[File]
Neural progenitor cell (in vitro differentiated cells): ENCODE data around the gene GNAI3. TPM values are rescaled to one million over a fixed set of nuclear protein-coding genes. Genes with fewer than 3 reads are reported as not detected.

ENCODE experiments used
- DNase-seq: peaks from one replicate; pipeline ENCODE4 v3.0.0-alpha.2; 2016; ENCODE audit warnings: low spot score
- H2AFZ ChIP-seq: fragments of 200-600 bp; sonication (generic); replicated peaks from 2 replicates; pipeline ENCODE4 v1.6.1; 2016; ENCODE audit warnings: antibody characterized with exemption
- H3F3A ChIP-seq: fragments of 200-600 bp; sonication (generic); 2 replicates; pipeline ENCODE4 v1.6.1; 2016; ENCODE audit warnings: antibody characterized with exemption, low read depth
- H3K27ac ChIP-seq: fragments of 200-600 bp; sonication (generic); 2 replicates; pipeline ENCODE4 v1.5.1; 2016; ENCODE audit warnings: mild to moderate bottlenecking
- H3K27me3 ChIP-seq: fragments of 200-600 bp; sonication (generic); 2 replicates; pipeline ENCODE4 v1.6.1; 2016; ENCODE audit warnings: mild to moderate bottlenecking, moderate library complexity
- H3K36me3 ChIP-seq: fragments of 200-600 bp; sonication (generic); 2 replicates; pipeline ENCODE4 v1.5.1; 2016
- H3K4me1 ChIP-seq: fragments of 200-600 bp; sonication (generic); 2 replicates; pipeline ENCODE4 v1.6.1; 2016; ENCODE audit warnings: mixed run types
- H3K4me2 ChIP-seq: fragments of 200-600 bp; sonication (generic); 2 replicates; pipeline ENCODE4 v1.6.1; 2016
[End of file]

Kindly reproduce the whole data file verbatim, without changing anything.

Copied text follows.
Neural progenitor cell (in vitro differentiated cells): ENCODE data around the gene GNAI3. TPM values are rescaled to one million over a fixed set of nuclear protein-coding genes. Genes with fewer than 3 reads are reported as not detected.

ENCODE experiments used
- DNase-seq: peaks from one replicate; pipeline ENCODE4 v3.0.0-alpha.2; 2016; ENCODE audit warnings: low spot score
- H2AFZ ChIP-seq: fragments of 200-600 bp; sonication (generic); replicated peaks from 2 replicates; pipeline ENCODE4 v1.6.1; 2016; ENCODE audit warnings: antibody characterized with exemption
- H3F3A ChIP-seq: fragments of 200-600 bp; sonication (generic); 2 replicates; pipeline ENCODE4 v1.6.1; 2016; ENCODE audit warnings: antibody characterized with exemption, low read depth
- H3K27ac ChIP-seq: fragments of 200-600 bp; sonication (generic); 2 replicates; pipeline ENCODE4 v1.5.1; 2016; ENCODE audit warnings: mild to moderate bottlenecking
- H3K27me3 ChIP-seq: fragments of 200-600 bp; sonication (generic); 2 replicates; pipeline ENCODE4 v1.6.1; 2016; ENCODE audit warnings: mild to moderate bottlenecking, moderate library complexity
- H3K36me3 ChIP-seq: fragments of 200-600 bp; sonication (generic); 2 replicates; pipeline ENCODE4 v1.5.1; 2016
- H3K4me1 ChIP-seq: fragments of 200-600 bp; sonication (generic); 2 replicates; pipeline ENCODE4 v1.6.1; 2016; ENCODE audit warnings: mixed run types
- H3K4me2 ChIP-seq: fragments of 200-600 bp; sonication (generic); 2 replicates; pipeline ENCODE4 v1.6.1; 2016